ShawneeMissionAreaCouncil PTA Advocacy
2015 Kansas PTA
Legislative Priorities for Education
In alignment with the 2015 Kansas PTA Legislative Platform, adopted by the 2015 convention delegates,
the Kansas PTA Legislative Priorities for the 2015-2016 Kansas legislative session are the following:
PLATFORM—CLASSROOM INSTRUCTION. The Kansas PTA will recommend, initiate and support
legislation and appropriation for public schools that will ensure all children and youth in Kansas a
high quality, adequately funded education.
1. Kansas PTA will support efforts to strengthen and improve the Kansas public school finance system,
which includes legislation and policies that:
a. uphold Kansas Constitutional obligations to make suitable provision for the finance of the
Kansas public schools that is equitable for every child.
b. restore state cuts to base state aid per pupil, back to levels comparable to those deemed suitable
by the legislature - actual costs identified in research studies requested and authorized by the
Kansas legislature (e.g., Legislative Post Audit 2006 Cost Study).
c. pursue solutions to fully fund state and federal educational mandates, including the new uniform
financial accounting and reporting act, without disproportionately shifting the burden to local
2. Kansas PTA will support efforts to restore an equitable and balanced tax policy to maintain a reliable
revenue stream for public education. A policy which draws upon a combination of income, property
and sales taxes has been proven by history to be a secure and sustainable approach. Kansas PTA
opposes provisions limiting the growth of government before public education is fully funded to the
3. Kansas PTA will support efforts to preserve the Kansas Constitutional infrastructure for education,
including nonpartisan elections of Kansas school board members and their appointment of our
Education Commissioner, as well as, retaining the primary responsibility of defining the phrase
intellectual, educational, vocational and scientific improvement with the education governance
structure (Kansas School Board, Kansas Department of Education, education scholars and
4. Kansas PTA supports the State Board of Education’s adoption of new education standards including
the College and Career Ready Standards (derived from the Common Core States Standards Initiative)
and the Next Generation Science Standards. Kansas PTA opposes legislation that would defund efforts
to implement curriculum related to Common Core and/or the Next Generation Science Standards.
5. Kansas PTA opposes the use of vouchers, scholarships or tax credits toward the tuition of non-public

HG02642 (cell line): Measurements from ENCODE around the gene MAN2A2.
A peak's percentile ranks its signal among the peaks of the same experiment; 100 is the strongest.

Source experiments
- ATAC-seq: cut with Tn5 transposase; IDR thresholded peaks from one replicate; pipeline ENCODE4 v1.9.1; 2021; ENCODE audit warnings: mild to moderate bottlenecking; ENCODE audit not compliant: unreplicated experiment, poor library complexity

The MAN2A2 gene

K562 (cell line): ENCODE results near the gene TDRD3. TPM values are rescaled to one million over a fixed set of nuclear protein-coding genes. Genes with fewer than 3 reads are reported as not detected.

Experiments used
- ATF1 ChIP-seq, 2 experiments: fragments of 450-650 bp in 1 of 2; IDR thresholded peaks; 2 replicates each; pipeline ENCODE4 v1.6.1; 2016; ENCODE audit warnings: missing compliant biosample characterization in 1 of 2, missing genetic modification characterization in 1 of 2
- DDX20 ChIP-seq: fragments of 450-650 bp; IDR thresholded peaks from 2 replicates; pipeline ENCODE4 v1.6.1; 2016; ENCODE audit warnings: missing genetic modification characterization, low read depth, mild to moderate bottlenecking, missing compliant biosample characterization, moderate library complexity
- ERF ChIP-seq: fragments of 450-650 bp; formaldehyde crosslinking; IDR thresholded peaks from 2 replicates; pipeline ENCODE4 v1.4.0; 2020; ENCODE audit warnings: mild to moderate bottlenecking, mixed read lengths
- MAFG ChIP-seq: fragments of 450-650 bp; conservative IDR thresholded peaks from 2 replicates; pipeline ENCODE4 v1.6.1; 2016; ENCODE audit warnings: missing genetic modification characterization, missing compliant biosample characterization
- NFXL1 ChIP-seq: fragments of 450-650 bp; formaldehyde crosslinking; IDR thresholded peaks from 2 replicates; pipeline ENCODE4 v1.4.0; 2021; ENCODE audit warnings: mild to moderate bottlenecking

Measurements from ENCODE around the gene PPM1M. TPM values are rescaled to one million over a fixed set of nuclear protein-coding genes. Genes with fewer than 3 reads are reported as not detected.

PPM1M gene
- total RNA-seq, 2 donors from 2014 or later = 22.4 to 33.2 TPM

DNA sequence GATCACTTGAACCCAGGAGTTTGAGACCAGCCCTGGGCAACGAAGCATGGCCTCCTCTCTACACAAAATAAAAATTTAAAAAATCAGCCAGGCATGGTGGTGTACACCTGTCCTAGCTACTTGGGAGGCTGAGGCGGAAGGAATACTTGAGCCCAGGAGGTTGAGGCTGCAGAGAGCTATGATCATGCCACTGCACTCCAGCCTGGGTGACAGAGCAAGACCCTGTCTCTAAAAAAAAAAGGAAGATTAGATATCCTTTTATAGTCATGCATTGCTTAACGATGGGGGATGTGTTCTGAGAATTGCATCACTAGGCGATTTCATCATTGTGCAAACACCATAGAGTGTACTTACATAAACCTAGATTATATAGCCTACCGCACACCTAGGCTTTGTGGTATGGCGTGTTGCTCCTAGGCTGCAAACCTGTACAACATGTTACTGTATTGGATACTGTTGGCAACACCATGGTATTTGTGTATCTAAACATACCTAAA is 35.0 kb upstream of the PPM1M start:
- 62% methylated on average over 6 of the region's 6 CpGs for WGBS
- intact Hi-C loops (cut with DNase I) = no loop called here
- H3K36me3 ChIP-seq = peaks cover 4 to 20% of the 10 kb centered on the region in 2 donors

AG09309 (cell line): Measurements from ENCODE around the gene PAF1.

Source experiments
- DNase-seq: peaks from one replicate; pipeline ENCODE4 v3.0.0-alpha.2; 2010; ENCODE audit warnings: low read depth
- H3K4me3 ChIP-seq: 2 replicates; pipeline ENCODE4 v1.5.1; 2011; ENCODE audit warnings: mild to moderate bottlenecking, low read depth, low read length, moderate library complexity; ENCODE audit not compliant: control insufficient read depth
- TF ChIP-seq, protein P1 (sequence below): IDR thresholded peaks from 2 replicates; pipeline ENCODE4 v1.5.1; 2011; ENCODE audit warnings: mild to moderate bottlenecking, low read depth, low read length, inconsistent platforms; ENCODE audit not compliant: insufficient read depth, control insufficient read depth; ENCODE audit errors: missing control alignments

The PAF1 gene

schools that can discriminate in admissions, provide sectarian religious instruction or “compete” under
different rules than public schools; we affirm Governor Brownback’s position that vouchers would not
be effective in the state of Kansas.
6. Kansas PTA will advocate for evidence-based prevention and early intervention programs, including
early childhood programs (e.g., Parent as Teachers and Pre-K Pilot), allocating state funds for all-day
kindergarten, Head Start, and student engagement programs that reduce
dropout rates and increase school completion.
7. While Kansas PTA supports the current state charter legislation, passed in 1994, that allows for the
creation of charter schools under the supervision of local boards of education, Kansas PTA opposes any
charter related legislation that: allows for non-licensed teachers or allows for authorizing entities that
are for-profit, private or non-education.
PLATFORM—TEACHER SUPPORT. Recognizing that quality education for children is directly related
to the effectiveness and efficiency of school personnel, the Kansas PTA will recommend, initiate and
support legislation and appropriations to encourage, recognize and provide incentives for school
personnel that will improve and benefit the education of children and youth in Kansas.
8. Kansas PTA supports restoration and allocation of state funding for teacher mentoring, staff
development and other evidenced-based programs that promote a professional teaching community,
teacher retention and recruitment of quality teachers.
PLATFORM—PARENT ENGAGEMENT. The Kansas PTA recognizes no educational system can be of
the highest quality without the support, involvement and cooperation of parents, legislators, and the
9. Kansas PTA will encourage the adoption of PTA parent engagement standards into relevant
legislation and policy.
PLATFORM—CHILD SAFETY AND PROTECTION. The Kansas PTA advocates for the safety of children
and youth, advocating on issues related to personal safety, violence prevention, and a fair juvenile
10. Kansas PTA supports programming and policies related to safe routes to school, bully prevention,
and the protection of children from gun violence.
Publication of the Kansas PTA Advocacy Leadership (2014).
Mary Sinclair, PhD firstname.lastname@example.org
Brian Hogsett, email@example.com
Debbie Lawson, VP of Advocacy, firstname.lastname@example.org
Adopted by the 2015 Kansas PTA Convention delegates 4/25/15
Request a presentation with SMAC Legislative Chairs; Devin Wilson and/or Mary Sinclair. Invite them to be a guest speaker at your local PTA meeting, Site council, or staff meeting
Devin Wilson and Mary Sinclair are SMAC Legislative Co-Chairs for 2014-2016. They were asked to share their personal insights and stories of what led them to their charge and involvement in PTA Legislative Advocacy. They've met at the same crossroads of - PTA, public policy and education – but their routes are very different from each other.
As a new parent, I started out avoiding my local Mill Creek Elementary PTA. I didn’t want to be volunteered to help with bake sales or what I thought of at the time as 'other nonsense' that could take an hour or two out of my already hectic school year. Then I started noticing some of the issues facing our schools and began to learn about the role PTA plays in our schools.